BY RON MENCHACHA | Charleston Post and Courier Staff
American cars from the ‘40s and ‘50s ply Havana’s streets, symbols of Cuba’s poverty and its allure. The country is a living time capsule that dances to a lively Latin beat.
HAVANA—Cuba is a study in contradictions: Edgy and inviting. Rich and poor. Immaculate and crumbling. Communist and free.
It’s just 90 miles off the coast of Florida, and there is no place like it in the world.
Havana, its capital city of more than 2 million people, continually gyrates to some invisible rumba beat. Its people frolic euphorically as if gorged on all the country’s sugar.
Yellow cocotaxis, bicycles and ‘57 Chevys swerve to avoid each other as they jockey for space along the Malecon, Havana’s waterfront artery.
Waves crash over the salt-pitted sea wall and into the street. Densely packed Spanish Colonial architecture looms over city markets, baseball games and habaneros, local residents negotiating for food or transportation.
Jineteros, hustlers looking for prized American dollars, offer black market cigars, taxis and women.
Pastel low-rises change hues in the afternoon sun, revealing a patina of neglect. Laundry hangs from balconies next to ornate stone facades and grand arches.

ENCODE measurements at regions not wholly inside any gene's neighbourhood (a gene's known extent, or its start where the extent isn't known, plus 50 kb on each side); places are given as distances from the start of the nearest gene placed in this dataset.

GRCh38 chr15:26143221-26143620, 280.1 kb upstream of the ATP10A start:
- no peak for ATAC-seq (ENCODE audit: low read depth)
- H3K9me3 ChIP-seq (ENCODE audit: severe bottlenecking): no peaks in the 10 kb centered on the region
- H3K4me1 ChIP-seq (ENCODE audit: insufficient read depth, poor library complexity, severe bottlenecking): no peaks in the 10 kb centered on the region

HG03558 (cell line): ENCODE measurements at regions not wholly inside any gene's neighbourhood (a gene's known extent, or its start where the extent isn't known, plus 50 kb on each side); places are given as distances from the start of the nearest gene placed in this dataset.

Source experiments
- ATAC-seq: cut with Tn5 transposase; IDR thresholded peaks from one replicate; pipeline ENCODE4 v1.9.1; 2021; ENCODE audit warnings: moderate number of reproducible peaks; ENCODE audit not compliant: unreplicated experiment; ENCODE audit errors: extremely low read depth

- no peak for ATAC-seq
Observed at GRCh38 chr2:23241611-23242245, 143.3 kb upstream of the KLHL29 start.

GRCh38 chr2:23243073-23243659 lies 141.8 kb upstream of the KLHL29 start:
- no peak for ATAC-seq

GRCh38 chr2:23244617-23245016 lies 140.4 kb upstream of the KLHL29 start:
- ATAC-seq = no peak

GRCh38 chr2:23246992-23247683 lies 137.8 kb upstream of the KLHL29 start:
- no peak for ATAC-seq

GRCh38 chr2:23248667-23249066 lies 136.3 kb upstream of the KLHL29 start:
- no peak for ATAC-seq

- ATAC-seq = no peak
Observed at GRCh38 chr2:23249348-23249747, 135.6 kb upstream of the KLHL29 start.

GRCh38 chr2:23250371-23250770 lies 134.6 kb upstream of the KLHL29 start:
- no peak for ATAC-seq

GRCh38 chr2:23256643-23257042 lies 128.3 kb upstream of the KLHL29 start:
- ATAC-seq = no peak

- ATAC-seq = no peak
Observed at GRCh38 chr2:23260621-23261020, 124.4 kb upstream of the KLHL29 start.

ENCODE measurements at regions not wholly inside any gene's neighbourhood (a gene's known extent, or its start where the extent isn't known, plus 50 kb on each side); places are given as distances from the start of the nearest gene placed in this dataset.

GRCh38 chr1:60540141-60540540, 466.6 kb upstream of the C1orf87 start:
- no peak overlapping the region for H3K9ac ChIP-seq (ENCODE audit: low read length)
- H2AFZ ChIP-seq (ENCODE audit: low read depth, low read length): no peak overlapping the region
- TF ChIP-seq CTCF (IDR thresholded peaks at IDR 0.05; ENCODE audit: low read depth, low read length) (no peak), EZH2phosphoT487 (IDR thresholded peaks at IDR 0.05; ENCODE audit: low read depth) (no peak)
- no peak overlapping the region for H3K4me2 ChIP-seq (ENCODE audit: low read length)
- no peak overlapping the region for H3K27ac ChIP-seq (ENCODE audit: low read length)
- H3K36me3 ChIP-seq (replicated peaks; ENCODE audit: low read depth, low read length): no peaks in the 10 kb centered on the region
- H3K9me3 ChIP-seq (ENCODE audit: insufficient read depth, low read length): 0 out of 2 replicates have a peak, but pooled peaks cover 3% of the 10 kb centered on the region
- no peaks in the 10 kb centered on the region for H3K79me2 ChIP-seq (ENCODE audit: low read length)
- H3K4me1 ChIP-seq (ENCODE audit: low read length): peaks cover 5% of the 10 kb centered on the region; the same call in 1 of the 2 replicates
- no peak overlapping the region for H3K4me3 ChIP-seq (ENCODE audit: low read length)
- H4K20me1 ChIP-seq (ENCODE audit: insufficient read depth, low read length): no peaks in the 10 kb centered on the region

Odes to Castro and Hemingway decorate the hotels and bars. Socialist billboards dot the highways. Long, humped buses called “camels” and vegetable trucks lurch past hundreds of schoolchildren waiting for a parade marking the 45th anniversary of Fidel Castro’s arrival in Cuba’s capital.
An old man with one leg cranks a bicycle with hand pedals along the road shoulder, a cigar wedged firmly in his lips.
In a private home, one of a lucky few with a government license to operate as a restaurant, Cubans are enjoying dinner when suddenly the lights go out.
No one misses a beat. It happens all the time, they say, because what little electricity the city has is often pumped into the hotels so the tourists will have lights and hot water.
A South Carolina trade delegation that visited Havana last week couldn’t get enough of the city. They walked around in awe for much of the trip, dreaming of a day when average Americans would be allowed to travel to Cuba.
For now, the long-standing U.S. trade embargo bans most Americans from the island, feeding a primal human instinct that says anything off-limits must be worth seeing.